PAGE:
Still, some Iowans just can’t seem to make up their minds. In the new CNN/Opinion Research Corporation Poll, 17 percent of likely Democratic caucus goers said they are have not yet decided who to vote for, and 11 percent said they were leaning but not definitely decided. More than a quarter of Republican caucus goers said they were still trying to decide, and 21 percent said they were leaning.
So the candidates and their operations are focused on shoring up the commitment of those supporters already in their camp, figuring out how to sway those still trying to decide – and gathering detailed information on individuals in both groups.
Iowa voters are notorious for wanting detailed information of their own: the campaigns distribute detailed position papers at events, and the candidates often answer voters' questions. John Edwards has gone a step further - setting up a special website where voters can submit questions they were not able to ask in person, which he is pledging to get them answered before Thursday night.
DES MOINES, Iowa (CNN) - Dennis Kucinich urged supporters Tuesday to make Barack Obama their second choice in the Iowa caucuses, an unexpected boost in the closing days of this wide open race for the Democratic presidential nomination.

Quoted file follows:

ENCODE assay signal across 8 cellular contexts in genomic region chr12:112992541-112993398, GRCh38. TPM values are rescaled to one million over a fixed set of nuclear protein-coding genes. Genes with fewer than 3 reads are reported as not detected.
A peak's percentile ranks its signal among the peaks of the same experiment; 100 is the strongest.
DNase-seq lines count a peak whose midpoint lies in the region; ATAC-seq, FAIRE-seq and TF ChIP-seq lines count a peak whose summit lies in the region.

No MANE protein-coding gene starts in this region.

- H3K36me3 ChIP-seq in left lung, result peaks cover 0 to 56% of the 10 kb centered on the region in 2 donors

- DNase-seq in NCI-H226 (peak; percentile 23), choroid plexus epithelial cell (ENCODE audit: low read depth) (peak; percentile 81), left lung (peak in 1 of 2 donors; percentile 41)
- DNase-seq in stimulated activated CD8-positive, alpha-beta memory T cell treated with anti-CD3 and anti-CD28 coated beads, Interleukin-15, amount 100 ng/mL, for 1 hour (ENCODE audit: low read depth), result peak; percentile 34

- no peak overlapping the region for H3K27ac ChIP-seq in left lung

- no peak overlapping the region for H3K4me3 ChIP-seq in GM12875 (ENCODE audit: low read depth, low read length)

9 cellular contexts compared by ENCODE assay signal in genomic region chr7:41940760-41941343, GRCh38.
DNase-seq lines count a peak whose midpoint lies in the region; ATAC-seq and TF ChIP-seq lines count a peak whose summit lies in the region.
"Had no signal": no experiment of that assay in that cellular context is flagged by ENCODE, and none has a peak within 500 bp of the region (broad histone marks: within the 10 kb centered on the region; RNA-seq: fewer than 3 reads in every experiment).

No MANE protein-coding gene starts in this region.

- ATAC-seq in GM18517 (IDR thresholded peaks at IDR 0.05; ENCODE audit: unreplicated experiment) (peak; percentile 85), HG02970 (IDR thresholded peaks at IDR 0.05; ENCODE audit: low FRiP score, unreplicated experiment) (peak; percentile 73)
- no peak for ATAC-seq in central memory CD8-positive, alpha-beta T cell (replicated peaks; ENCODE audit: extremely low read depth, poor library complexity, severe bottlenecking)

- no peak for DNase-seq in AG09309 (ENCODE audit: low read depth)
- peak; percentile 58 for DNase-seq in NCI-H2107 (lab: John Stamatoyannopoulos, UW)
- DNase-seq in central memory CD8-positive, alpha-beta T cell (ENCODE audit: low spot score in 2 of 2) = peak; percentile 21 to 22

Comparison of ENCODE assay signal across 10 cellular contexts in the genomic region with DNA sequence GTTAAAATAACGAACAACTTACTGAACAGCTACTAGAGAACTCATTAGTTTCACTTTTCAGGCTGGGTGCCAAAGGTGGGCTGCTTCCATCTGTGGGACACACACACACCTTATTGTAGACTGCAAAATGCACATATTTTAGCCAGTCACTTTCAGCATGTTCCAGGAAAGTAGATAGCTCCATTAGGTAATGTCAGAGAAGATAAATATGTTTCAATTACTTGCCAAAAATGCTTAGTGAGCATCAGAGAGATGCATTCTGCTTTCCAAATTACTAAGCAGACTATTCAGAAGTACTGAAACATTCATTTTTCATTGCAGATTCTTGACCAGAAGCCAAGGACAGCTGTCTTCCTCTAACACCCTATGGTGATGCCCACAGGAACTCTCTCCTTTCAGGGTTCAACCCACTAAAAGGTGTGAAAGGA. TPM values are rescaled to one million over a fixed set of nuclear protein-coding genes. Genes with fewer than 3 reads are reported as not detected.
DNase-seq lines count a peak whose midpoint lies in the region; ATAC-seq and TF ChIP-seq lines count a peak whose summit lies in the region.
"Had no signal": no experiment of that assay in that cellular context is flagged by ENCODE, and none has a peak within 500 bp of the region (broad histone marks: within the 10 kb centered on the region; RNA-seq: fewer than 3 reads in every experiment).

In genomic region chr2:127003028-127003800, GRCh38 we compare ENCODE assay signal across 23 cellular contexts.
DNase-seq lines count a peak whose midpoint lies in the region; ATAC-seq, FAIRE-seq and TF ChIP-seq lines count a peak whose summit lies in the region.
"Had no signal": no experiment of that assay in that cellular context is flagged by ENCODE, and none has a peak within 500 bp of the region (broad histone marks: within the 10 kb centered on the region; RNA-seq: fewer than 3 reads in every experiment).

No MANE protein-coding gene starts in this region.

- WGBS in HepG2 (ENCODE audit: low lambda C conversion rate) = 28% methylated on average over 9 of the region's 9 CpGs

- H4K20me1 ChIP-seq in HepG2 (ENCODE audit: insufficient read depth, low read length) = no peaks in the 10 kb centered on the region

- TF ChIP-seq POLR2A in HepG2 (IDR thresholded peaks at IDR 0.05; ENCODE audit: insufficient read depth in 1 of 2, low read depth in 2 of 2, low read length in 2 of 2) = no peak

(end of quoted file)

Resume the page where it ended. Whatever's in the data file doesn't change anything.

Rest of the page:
Kucinich told backers to vote for him on the first ballot Thursday, but instructed them to support Obama if he did not reach the 15 percent threshold needed to be viable in the caucuses.
“I hope Iowans will caucus for me as their first choice this Thursday, because of my singular positions on the war, on health care, and trade,” Kucinich said in a statement released by his campaign. “This is an opportunity for people to stand up for themselves. But in those caucus locations where my support doesn't reach the necessary threshold, I strongly encourage all of my supporters to make Barack Obama their second choice. Sen. Obama and I have one thing in common: Change.”
With Obama competing with Hillary Clinton and John Edwards for every vote, Kucinich’s support could potentially be critical in Thursday night’s caucuses.
Kucinich did not fully endorse Obama, and said this statement only pertains to the Iowa caucuses, and only if he does not reach viability on the first ballot Thursday.
- CNN Political Editor Mark Preston
(CNN) - Bill Richardson told CNN Tuesday that his Democratic presidential opponents had more “charisma,” but that once voters start to weigh in “I’m gonna shock the world.”
“People who are voting, they want someone to bring them together they’re inspired by. Somebody that can resolve problems,” said Richardson. “And I’m gonna do well, you watch. I’m gonna shock the world as we move into these early primaries.”
The New Mexico governor is running well behind Barack Obama, Hillary Clinton and John Edwards in most early-voting states, registering the single digits in most surveys.